Should the pirating of linear broadcasting and VOD services be combatted by legal DDOS attacks?
That certainly is the view of the Hungarian Communications Association (MKSZ), which a few days ago released a statement suggesting such a course of action. According to the association, illegal IPTV services are an emerging problem that affect the industry across the board. What is more, despite signal theft being a crime punishable by up to two years imprisonment, in practice the current regulatory environment does not allow for a fast response against piracy.
Indeed, in recent years MKSZ members – it currently has 110, with a total of 777,000 internet, cable TV and telephony RGUs – have reported over 100 illegal distributors to the authorities. Many are still under investigation but only one case has so far been closed, with the offender receiving a one-year suspended sentence and made to pay compensation.
MKSZ believes this is an unsatisfactory state of affairs and wants to set up a roundtable discussion with the participation of representatives of all domestic stakeholders, including legislators, copyright and neighbouring rights holders, ISPs and broadcasters. This would consider the deployment of it refers to as a “21st century IT weapon”, namely legal DDOS attacks, to combat piracy.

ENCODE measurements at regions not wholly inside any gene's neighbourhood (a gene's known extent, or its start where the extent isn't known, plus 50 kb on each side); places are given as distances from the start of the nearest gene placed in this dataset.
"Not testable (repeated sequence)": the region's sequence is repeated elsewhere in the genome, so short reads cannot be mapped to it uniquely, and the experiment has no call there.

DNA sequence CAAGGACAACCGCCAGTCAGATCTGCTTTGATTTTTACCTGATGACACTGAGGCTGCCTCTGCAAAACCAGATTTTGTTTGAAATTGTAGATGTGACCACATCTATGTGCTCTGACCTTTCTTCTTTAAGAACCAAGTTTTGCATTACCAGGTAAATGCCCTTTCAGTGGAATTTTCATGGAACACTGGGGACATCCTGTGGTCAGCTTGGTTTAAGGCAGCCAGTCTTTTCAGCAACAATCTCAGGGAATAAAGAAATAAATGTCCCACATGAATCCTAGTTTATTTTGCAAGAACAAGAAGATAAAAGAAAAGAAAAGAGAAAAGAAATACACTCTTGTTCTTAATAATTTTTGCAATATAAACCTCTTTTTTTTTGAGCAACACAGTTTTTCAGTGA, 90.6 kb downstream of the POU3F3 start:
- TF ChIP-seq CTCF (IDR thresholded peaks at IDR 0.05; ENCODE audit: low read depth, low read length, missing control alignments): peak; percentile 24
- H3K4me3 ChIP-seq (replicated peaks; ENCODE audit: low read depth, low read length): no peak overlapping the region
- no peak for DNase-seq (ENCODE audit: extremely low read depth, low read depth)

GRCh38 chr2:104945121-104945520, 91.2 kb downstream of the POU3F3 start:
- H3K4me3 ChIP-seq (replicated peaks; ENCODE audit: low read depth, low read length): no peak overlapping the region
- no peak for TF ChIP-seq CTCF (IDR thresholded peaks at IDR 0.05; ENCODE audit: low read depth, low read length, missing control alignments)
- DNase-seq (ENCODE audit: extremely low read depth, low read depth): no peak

Perhaps not surprisingly, the association is at pains to stress the legality of such a course of action, which would be undertaken by a “suitable professional organisation” and “in possession of the appropriate legal authority”.
While MKSZ’s proposal is controversial, no one can deny the scale of the problem of piracy, both in Hungary and Europe as a whole. A report by the European Union Intellectual Property Office (EUIPO) published in late 2019 showed that 3.6%, or 13.7 million, EU citizens streamed unauthorised IPTV services. Furthermore, the amount of unlawful revenue generated by copyright infringing IPTV providers in 2018 amounted to €941.7 million.
The report also showed that average single user spending on unauthorised IPTV varied significantly among EU countries. Among more affluent ones such as Finland, the Netherlands and France this stood at €6, whereas in Hungary, as well as Poland and Slovakia, it was a much lower €2.5.
For more information about Chris Dziadul, please visit https://www.chrisdziadul.com